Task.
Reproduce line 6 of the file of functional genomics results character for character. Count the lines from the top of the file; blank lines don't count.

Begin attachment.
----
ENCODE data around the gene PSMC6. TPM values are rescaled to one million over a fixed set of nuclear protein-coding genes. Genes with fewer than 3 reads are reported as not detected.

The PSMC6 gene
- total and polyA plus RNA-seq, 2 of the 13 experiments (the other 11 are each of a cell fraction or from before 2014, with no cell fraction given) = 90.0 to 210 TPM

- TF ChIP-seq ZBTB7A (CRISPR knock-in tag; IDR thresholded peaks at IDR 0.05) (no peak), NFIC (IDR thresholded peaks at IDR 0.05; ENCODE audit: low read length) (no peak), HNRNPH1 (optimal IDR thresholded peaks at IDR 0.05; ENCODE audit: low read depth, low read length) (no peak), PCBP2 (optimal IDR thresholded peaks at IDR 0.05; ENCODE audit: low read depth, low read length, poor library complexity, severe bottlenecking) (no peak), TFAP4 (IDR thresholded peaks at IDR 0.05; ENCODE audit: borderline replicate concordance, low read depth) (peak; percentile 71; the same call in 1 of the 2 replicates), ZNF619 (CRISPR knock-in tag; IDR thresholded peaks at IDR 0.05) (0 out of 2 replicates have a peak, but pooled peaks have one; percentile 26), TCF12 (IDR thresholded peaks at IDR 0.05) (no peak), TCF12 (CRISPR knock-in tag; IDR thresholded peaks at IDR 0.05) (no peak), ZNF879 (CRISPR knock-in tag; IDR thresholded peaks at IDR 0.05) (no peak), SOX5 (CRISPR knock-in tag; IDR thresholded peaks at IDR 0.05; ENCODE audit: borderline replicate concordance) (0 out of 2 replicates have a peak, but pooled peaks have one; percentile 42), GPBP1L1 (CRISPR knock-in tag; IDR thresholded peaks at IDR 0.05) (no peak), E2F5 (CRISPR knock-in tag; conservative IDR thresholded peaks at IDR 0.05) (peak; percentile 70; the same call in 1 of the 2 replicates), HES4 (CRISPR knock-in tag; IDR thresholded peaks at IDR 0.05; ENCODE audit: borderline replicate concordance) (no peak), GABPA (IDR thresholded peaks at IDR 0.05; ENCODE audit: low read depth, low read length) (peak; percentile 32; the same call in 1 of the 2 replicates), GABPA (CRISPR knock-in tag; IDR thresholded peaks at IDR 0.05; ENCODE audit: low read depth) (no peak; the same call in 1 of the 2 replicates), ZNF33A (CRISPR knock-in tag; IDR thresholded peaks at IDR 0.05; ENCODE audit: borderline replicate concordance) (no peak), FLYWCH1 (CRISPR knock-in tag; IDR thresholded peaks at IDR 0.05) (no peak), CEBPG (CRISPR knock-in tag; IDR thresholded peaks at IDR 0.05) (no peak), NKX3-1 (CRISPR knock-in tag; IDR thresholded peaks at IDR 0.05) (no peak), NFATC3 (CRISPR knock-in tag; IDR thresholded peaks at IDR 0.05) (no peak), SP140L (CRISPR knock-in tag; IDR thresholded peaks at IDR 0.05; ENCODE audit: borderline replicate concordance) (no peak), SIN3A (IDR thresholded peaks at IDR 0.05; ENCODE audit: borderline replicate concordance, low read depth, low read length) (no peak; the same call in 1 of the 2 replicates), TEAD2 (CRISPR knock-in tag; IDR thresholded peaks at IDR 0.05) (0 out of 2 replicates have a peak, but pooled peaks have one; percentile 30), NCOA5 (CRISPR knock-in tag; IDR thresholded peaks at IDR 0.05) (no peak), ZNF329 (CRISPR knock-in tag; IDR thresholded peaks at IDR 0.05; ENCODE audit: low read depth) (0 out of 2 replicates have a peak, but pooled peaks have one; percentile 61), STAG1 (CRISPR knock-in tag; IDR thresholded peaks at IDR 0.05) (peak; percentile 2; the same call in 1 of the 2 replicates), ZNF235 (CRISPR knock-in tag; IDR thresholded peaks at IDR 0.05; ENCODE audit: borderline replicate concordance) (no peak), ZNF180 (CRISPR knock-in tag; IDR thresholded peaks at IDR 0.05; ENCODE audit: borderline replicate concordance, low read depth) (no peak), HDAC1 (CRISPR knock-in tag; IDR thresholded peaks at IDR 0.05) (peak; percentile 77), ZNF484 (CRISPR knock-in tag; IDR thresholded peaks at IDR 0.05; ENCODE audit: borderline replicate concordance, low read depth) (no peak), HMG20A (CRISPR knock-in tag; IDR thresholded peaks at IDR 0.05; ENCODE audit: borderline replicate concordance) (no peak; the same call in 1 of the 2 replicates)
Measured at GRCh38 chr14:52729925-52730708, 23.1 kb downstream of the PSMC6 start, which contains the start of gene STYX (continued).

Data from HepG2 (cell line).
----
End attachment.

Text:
Data from HepG2 (cell line).